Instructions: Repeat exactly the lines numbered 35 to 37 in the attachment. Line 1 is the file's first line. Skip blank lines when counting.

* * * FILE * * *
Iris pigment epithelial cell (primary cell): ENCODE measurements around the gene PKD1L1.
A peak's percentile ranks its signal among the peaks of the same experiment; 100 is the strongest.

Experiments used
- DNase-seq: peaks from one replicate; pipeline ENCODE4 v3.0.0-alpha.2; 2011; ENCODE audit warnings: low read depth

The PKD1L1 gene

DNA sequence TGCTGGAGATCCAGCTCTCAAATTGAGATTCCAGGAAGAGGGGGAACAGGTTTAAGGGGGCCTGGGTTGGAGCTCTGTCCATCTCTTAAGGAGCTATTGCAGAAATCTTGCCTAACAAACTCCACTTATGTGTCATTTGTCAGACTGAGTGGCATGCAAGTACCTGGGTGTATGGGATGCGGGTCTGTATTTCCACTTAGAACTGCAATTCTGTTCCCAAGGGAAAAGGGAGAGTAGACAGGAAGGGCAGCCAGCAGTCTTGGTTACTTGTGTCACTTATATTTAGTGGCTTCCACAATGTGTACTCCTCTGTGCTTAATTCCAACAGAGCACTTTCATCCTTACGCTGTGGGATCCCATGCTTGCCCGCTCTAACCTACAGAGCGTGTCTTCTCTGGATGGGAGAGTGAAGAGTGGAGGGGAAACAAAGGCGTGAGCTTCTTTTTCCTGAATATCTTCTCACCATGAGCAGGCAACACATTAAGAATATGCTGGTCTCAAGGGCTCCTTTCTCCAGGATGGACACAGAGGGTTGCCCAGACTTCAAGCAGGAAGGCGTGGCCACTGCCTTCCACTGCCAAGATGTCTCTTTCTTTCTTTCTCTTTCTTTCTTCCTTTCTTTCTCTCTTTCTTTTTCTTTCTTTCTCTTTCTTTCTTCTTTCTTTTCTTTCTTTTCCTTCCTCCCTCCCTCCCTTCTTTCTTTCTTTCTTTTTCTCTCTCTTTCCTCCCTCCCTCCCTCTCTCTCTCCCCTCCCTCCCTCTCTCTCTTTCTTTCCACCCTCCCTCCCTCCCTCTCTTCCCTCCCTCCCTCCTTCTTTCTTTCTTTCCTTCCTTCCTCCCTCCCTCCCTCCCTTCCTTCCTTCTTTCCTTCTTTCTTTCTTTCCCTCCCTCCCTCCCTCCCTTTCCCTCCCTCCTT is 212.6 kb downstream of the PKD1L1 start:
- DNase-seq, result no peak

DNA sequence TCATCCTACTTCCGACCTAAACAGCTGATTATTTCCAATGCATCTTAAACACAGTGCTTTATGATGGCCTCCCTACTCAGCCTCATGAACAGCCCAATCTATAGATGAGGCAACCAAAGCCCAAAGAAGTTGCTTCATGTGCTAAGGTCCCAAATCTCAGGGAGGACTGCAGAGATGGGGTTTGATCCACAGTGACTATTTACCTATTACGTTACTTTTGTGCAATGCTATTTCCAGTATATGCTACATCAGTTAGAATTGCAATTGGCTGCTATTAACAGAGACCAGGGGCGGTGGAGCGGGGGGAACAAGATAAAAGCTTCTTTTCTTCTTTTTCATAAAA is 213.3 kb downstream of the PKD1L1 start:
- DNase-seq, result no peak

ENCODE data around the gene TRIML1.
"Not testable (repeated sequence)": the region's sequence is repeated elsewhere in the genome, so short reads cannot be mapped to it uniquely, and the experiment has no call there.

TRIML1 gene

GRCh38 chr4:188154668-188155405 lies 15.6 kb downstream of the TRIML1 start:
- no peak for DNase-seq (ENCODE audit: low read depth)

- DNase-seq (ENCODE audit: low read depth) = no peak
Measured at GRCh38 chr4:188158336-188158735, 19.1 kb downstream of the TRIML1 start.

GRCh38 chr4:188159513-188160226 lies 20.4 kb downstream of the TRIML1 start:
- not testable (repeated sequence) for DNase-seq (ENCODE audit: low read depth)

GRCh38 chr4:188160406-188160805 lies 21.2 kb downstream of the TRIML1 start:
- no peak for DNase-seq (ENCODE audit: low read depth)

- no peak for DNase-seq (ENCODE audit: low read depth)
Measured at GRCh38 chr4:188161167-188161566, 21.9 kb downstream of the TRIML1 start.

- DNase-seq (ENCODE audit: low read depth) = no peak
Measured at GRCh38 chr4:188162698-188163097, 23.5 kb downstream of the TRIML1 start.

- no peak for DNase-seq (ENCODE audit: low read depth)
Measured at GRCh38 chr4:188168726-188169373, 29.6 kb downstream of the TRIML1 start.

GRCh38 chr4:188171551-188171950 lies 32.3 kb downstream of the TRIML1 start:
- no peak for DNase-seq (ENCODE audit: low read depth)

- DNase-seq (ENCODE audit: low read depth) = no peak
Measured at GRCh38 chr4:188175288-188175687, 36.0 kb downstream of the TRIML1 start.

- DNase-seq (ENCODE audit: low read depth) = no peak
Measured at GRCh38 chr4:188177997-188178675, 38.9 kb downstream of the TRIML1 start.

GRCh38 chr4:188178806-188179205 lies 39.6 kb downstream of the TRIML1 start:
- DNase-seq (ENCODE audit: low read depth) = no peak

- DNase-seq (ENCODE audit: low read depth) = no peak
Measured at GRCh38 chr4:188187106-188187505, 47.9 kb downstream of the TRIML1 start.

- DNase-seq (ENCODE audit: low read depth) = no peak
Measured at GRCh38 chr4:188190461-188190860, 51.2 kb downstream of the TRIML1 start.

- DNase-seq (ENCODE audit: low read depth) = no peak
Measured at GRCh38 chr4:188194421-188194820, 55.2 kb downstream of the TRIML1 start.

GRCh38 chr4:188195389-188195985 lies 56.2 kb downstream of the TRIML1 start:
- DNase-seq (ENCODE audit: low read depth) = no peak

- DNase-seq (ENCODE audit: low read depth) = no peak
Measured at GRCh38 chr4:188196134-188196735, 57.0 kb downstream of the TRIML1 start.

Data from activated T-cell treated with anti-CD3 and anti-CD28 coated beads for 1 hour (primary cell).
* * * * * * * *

- DNase-seq (ENCODE audit: low read depth) = no peak
Measured at GRCh38 chr4:188187106-188187505, 47.9 kb downstream of the TRIML1 start.

- DNase-seq (ENCODE audit: low read depth) = no peak